The XC60 Recharge isn't light. Checking in at 4,751 pounds, it's about the same weight as a Toyota 4Runner. It carries that weight well in the corners, and it's smooth and competent in all situations, but you never entirely escape the feeling there's a sensible Scandinavian adult with an iron grip on the reins. The efficiency is more of an appeal than the raw power.
Volvo does a tremendous job building interiors. The XC60's design is simple and well laid out. Unlike other manufacturers, Volvo pays particular attention to material quality and texture. Everything you look at and touch feels substantial. Going full Polestar gets you Nappa leather seats. It's fancy, but it still feels restrained (except for the flourish of the Polestar bright yellow seat belts). Volvo even keeps you updated on the interior air quality.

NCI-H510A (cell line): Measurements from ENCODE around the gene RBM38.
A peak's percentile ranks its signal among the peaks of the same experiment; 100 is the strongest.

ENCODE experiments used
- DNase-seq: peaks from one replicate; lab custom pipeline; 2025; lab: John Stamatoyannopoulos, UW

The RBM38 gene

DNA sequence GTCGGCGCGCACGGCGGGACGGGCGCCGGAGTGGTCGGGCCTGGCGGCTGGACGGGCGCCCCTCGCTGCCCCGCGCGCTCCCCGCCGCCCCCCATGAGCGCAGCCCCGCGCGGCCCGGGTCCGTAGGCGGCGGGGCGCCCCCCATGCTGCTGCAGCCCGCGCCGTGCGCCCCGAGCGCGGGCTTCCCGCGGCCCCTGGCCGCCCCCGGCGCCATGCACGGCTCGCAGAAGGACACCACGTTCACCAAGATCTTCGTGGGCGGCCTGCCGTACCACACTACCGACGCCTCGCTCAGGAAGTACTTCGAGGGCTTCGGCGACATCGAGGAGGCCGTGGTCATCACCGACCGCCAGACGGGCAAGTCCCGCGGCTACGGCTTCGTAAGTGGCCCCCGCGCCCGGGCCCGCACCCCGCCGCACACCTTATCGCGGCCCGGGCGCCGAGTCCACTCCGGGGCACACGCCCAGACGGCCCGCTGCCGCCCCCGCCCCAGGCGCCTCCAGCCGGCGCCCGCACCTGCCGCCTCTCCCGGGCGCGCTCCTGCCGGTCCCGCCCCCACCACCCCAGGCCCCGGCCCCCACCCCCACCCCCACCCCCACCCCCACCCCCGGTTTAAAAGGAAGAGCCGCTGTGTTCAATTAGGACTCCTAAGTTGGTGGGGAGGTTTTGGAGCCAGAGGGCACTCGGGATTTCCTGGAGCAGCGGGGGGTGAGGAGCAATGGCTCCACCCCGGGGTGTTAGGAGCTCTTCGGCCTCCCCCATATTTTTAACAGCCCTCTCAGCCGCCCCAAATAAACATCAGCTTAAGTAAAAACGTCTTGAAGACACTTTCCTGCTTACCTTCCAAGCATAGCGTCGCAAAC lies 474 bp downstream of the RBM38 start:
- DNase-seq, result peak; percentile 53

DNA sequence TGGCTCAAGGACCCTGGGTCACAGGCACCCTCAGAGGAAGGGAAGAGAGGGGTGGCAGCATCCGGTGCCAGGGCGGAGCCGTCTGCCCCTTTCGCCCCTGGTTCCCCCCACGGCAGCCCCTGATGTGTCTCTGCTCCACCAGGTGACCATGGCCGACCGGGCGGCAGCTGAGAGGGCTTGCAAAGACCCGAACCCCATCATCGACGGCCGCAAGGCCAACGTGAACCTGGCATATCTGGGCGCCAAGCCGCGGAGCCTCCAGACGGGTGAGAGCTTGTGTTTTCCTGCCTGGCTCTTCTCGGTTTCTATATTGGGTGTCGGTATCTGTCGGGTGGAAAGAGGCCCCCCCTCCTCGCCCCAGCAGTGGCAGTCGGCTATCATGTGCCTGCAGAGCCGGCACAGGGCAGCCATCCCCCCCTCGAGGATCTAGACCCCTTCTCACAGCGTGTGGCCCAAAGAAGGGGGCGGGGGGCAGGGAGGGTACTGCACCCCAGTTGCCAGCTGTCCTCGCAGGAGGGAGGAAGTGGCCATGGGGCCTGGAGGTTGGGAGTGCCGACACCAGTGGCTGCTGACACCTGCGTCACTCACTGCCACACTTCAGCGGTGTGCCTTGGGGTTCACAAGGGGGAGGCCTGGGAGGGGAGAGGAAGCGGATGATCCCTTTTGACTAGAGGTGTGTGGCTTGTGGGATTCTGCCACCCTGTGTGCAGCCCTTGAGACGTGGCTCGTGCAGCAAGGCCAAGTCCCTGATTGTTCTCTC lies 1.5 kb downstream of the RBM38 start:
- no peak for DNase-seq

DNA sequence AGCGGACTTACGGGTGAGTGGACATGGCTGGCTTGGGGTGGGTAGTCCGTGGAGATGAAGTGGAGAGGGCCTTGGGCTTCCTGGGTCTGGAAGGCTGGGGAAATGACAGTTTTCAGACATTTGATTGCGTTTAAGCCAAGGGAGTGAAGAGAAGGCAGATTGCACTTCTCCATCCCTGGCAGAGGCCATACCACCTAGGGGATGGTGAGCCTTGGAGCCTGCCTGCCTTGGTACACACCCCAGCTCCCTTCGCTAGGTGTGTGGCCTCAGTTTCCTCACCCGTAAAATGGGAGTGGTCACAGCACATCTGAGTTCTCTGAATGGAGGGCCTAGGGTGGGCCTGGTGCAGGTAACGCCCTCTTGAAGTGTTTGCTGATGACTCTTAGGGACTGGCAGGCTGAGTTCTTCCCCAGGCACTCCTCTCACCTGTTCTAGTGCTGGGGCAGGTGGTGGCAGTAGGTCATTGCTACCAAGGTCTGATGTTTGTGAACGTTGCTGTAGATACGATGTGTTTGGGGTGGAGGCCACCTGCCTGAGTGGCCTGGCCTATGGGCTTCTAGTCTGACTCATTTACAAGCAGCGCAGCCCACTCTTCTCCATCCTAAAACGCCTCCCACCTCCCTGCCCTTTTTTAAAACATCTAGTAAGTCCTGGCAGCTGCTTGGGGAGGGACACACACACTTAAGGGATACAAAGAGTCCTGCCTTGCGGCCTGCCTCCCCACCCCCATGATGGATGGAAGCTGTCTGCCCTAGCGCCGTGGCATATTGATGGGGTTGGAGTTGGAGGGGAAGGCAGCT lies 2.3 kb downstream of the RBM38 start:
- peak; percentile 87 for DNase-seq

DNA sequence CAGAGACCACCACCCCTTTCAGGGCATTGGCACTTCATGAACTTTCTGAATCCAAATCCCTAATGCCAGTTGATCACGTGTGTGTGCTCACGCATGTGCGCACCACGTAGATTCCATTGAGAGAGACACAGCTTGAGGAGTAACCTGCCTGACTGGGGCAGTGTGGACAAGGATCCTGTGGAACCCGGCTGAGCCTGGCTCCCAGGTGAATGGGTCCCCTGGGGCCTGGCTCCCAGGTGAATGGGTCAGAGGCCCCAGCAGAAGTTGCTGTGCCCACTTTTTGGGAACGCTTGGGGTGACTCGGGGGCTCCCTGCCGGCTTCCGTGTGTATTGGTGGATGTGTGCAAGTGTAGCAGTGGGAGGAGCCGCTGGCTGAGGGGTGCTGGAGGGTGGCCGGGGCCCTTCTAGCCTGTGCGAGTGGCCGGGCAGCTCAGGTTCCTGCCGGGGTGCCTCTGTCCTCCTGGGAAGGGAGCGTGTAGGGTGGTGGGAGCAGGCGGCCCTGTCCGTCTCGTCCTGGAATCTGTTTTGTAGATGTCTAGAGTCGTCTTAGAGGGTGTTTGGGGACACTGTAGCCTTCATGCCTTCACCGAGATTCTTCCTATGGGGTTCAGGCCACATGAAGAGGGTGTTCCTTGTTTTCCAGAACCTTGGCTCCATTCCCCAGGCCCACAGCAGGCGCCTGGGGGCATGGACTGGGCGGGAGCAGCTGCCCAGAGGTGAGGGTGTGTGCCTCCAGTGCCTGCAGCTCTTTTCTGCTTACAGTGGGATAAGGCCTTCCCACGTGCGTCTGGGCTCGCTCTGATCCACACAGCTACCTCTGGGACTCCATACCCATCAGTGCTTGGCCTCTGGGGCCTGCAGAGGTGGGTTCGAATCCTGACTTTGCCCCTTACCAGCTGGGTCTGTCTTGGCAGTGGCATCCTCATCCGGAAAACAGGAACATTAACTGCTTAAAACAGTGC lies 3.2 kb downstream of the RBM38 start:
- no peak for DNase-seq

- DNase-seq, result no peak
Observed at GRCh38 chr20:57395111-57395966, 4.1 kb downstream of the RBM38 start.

My one quibble is the touchscreen. Vertical layouts are harder to read while driving; also, Volvo's Android system requires a lot of taps and scrolling — as though you're using a phone, not a car. It's enough of a nuisance to detract from the Scandinavian minimalist allure.
One particular annoyance is the drive mode button — that is, the non-existent drive mode button. The XC60 Recharge is a vehicle where you need to change modes relatively frequently; you can't just leave it on Comfort mode. A function that should be left to a toggle switch requires a series of three taps on the center console display — not optimal while on the move.